Freedom of Silence
Does the First Amendment guarantee freedom from speech?
As a Junior attending a private liberal arts college in 1966, I witnessed a curious stand-off: the Dean of Students politely asking recruiters for the CIA to leave the college property. Because this liberal college enjoyed the perquisites of private property, the unpopular CIA recruiters could be legally sent packing else face trespass. Ditto the Armed Services: no campus ROTC unit at my alma mater. To join a ROTC unit, here the student in 1966 was required to leave campus. A fellow student portrayed this “ROTC desert” as a challenge to our First Amendment rights. (I recall our entertaining mutual friends with a lively debate on whether individual rights were violated by not supporting the efforts of military/intelligence recruiters to provide career information and access.)
ROTC or CIA absence on campus- a curbing of freedom of speech, of assembly? My position was cryptic: “who’s asking?”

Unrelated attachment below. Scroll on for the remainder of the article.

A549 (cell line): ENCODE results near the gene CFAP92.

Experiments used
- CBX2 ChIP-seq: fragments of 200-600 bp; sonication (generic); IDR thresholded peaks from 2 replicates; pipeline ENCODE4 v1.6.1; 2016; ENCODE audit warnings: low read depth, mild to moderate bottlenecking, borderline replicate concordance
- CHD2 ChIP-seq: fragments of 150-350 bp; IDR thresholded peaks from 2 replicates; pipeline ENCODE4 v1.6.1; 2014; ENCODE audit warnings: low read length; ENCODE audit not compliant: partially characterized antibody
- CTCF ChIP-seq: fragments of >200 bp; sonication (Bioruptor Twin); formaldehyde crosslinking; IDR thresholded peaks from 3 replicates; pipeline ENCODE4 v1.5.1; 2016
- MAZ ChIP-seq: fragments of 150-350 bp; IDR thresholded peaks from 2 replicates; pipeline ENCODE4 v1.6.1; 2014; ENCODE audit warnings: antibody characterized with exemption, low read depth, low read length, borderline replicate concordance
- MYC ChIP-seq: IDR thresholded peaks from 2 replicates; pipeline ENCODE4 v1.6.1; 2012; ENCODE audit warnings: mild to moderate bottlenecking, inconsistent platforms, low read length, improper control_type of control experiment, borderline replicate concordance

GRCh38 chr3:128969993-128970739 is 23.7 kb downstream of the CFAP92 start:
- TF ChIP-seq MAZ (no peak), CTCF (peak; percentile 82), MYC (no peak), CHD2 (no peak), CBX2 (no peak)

2020 was witness to a dual public space incursion: free speech and free grief. One is noisy, one is quiet. Sometimes they are companions. Like second amendment “rights” and public safety. Which deserves protection? Again my question, “who’s asking?”
Does the First Amendment protect its citizens from speech?
We know the First protects speech, but how about speech’s consequences? On this subject our Founding Fathers took a breath, paused and left “silence” to the voting box and the courtroom. And to deliberating “high crimes and misdemeanors,” which “speech territory” and its limits we are rediscovering of recent.
If one asks French Prime Minister Macron, the astonishing reply would be “Non!” The sanctity of free speech protection does not extend to silence. So by Macron’s reckoning, the sanctity of French culture and institutions are being challenged by liberal American campuses and Black Lives Matter protests: another consequence, another American culture export.
If the question “who’s asking” requires deliberation then it’s time for laws and adjudicated decisions to draw lines and demarcate human traffic. In other words time to redeem and restore “common sense,” as Rep. Raskin eloquently implored during the Senate Impeachment hearings.
“Awarding,” legally speaking, is “out of the question.”